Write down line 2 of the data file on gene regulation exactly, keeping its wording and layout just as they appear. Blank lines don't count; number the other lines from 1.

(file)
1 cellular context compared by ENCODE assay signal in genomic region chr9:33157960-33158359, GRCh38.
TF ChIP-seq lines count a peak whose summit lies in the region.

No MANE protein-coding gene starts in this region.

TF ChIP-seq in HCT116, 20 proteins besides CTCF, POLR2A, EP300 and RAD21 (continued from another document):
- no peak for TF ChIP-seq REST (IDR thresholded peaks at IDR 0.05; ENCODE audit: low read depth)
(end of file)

TF ChIP-seq lines count a peak whose summit lies in the region.